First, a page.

## Section: Application Domains

### Freeform Optics

Following the pioneering work of Caffarelli and Oliker [83], Wang [177] has shown that the inverse problem of freeforming a *convex* reflector which sends a prescribed source to a target intensity is a particular instance of Optimal Transportation. This is a promising approach to automatize the industrial design of optimised energy efficient reflectors (car/public lights for instance).
We show in figure 10 the experiment setting and one of the first numerical simulations produced by the ADT Mokabajour.

A third specific topic is the use of optimal transport models
in *non-imaging optics*. Light intensity here plays the role of the source/target prescribed mass
and the transport map defines the physical shape of specular reflector or refracting lense achieving such a transformation.
This models have been around since the works of Oliker and Wang in the 90's. Recent numerical progresses indicate that OT may have an important industrial impact in the design of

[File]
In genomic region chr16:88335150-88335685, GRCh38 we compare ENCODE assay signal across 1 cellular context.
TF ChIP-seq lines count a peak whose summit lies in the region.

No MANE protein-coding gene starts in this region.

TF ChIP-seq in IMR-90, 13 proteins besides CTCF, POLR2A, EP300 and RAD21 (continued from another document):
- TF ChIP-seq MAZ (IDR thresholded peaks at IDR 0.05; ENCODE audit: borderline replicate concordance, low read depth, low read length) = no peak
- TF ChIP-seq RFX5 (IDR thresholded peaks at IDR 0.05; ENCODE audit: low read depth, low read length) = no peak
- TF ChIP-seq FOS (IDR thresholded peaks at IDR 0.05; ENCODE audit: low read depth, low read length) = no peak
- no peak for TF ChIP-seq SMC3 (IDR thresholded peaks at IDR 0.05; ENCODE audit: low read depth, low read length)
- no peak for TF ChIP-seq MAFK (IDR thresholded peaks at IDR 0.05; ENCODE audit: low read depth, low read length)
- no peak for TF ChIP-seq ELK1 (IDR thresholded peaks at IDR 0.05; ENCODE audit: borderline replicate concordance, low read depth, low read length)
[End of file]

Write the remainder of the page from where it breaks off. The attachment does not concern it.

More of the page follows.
optical elements and calls for further modelisation and analysis.

The method developed in [58] has been used by researchers of TU Eindhoven in collaboration with Philips Lightning Labs to compute reflectors [159] in a simplified setting (directional light source). Another approach, based on a geometric discretization of Optimal Transportation has been developed in [8], and is able to handle more realistic conditions (punctual light source).

Solving the exact Optimal Transportation model for the Reflector inverse problem involves a generalized Monge-Ampère problem and is linked to the open problem of c-convexity compatible discretization we plan to work on. The corresponding software development is the topic of the ADT Mokabajour.

#### Software and industrial output.

See section 4.3 below for softwares. These methods will clearly become mainstream in reflector design but also in lense design [162]. The industrial problems are mainly on efficiency (light pollution) and security (car head lights) based on free tailoring of the illumination. The figure below is an extreme test case where we exactly reproduce an image. They may represent one of the first incursion on PDE discretisation based methods into the field of non-imaging optics.